If you like Southern lit, you'll really appreciate this novel. At various times, it reminded me of Bobbie Ann Mason, Flannery O'Connor, and Cormac McCarthy (Suttree, in particular)--dark, complex, and yet, sometimes, laugh-out-loud funny. The reader is exquisite--perfect pacing, inflection, and emotion, deftly conveying the patois, the humor, and the reality of the deep South. Characters and plot are multifaceted. Story lines intertwine, diverge, and meld again, like the flavors in a real file gumbo. Go for it. I'm already searching the Audible catalog for my next Burke novel.
Kelsey is an annoying, silly, immature character that no adult (and hardly any children) could possibly relate to. I can't imagine that the teenagers this book was probably written for have ever been as insipid as our "heroine." Way, way too much time is spent in Kelsey's games, nastiness, and emotional chaos around Ren. It is impossible to understand why any man would ever be interested in this shallow, obnoxious female. She is definitely not worth it. Further, why is this book focused on her "relationship" to begin with??? Please don't waste a credit on this nothing of a book. Too bad. The supporting characters are not nearly so abhorrent, and it could have been a good story, had the writing been less pedantic and the lead character even tolerable. Oh, and if the writer had any concept of dialogue. Example? "Fine." "Fine." "Fine!" Really. So, seriously, as Kelsey would say, "Don't get your hopes up, Mister." Ewwww.
Fun, light read. Nothing whatever serious about this book, and, yeah, it's a romance of a kind, but the sex isn't overplayed, the accent is on the comedic, and it comes off, well, like a story you'd tell over drinks that has all your friends rolling on the floor. You didn't expect Moby Dick, did you?
Volume 1 of The Last Lion is one of the top five Audible books among the hundreds I have experienced. Manchester's scholarship is astounding, and the story of this great man's life and times is endlessly fascinating. That much remains true in Volume 2, but the book is tragically diminished by the narration of Richard Brown.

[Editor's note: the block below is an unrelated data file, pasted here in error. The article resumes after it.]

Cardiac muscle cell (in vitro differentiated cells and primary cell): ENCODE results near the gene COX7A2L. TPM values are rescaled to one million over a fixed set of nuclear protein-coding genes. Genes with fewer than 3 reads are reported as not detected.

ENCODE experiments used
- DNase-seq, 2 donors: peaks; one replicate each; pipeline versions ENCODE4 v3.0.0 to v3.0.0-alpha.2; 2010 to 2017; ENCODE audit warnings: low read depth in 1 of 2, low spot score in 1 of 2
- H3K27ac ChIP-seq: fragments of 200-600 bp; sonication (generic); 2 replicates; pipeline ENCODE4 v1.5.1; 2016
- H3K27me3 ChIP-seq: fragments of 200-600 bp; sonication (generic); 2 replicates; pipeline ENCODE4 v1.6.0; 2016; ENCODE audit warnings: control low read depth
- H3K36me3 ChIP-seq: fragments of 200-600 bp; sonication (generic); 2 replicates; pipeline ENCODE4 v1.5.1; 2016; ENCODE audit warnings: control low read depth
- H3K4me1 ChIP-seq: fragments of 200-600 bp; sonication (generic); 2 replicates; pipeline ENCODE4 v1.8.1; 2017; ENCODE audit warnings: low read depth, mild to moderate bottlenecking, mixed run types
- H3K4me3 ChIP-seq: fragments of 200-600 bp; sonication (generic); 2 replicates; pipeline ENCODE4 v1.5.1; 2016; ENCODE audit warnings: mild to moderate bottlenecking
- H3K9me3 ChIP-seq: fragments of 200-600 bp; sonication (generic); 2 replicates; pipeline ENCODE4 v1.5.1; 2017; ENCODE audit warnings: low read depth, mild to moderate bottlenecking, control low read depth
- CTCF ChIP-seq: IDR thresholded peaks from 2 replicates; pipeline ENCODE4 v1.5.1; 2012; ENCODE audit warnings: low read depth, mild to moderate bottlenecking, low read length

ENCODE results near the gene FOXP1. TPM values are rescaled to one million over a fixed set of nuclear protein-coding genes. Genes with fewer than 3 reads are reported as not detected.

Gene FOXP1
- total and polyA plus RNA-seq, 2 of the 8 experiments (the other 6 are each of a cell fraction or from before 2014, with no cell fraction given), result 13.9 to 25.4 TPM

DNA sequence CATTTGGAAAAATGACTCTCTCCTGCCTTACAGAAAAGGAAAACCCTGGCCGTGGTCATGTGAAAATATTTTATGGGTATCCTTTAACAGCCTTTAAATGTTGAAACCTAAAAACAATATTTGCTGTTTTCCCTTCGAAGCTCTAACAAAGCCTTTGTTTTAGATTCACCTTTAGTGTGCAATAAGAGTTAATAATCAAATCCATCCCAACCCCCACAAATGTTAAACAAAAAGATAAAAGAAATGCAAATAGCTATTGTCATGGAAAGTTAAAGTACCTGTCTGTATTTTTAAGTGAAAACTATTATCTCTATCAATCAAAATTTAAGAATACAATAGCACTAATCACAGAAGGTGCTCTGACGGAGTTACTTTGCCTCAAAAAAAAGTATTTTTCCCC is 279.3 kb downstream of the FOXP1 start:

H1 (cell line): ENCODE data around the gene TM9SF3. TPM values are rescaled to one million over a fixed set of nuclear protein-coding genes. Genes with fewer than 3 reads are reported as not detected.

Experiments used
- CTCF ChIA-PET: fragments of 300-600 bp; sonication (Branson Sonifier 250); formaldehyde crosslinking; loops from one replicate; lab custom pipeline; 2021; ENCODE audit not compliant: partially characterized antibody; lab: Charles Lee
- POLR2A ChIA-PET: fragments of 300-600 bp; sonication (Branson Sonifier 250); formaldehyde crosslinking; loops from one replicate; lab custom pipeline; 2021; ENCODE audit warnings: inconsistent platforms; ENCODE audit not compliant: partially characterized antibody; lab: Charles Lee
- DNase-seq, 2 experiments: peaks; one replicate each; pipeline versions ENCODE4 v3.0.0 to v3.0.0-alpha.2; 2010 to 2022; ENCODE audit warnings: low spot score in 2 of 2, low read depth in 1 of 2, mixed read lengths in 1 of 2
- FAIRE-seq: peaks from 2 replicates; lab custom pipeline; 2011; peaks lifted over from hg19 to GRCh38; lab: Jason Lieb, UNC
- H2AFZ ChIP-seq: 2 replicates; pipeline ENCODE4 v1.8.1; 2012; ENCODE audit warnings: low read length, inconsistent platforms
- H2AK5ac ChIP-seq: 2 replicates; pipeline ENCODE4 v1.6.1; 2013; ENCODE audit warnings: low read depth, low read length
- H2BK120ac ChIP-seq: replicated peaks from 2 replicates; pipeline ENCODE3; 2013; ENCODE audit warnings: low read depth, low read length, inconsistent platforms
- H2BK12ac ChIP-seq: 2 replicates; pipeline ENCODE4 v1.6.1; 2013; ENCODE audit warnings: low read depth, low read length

Frederick Davidson, the narrator of Volume I, was absolutely perfect. When Manchester quoted Churchill, Davidson spoke in Churchill's own voice. It was as if someone had recorded Churchill, himself, for each statement. Churchill's humor and emotion come through as if he were speaking directly to the listener. Brown, on the other hand, cannot even begin to imitate Churchill's intonation and cadence, much less the subtler meanings behind the words. As a matter of fact, Brown would have been better off, as would the listener, if he had not even tried. If he had just read Manchester's words, it would not have come off as so, well, amateurish. The only thing Brown's rendition of Churchill and Churchill himself have in common is an English accent.
It is deeply disappointing. I am hoping that I can convince myself to finish this volume, simply for the historical information it can provide. However, that's a far cry from the way I felt about Volume I, when I could scarcely force myself to turn off my Nano early enough to get a decent night's sleep. I feel like a kid who got stiffed by Santa. I just don't get it. Whoever decided that ANYONE other than Frederick Davidson should render this work needs his (her?) head examined.
But on several occasions, one or two sentences were repeated (recorded twice). Other than that minor annoyance, it was an interesting read. Intelligent story, well written.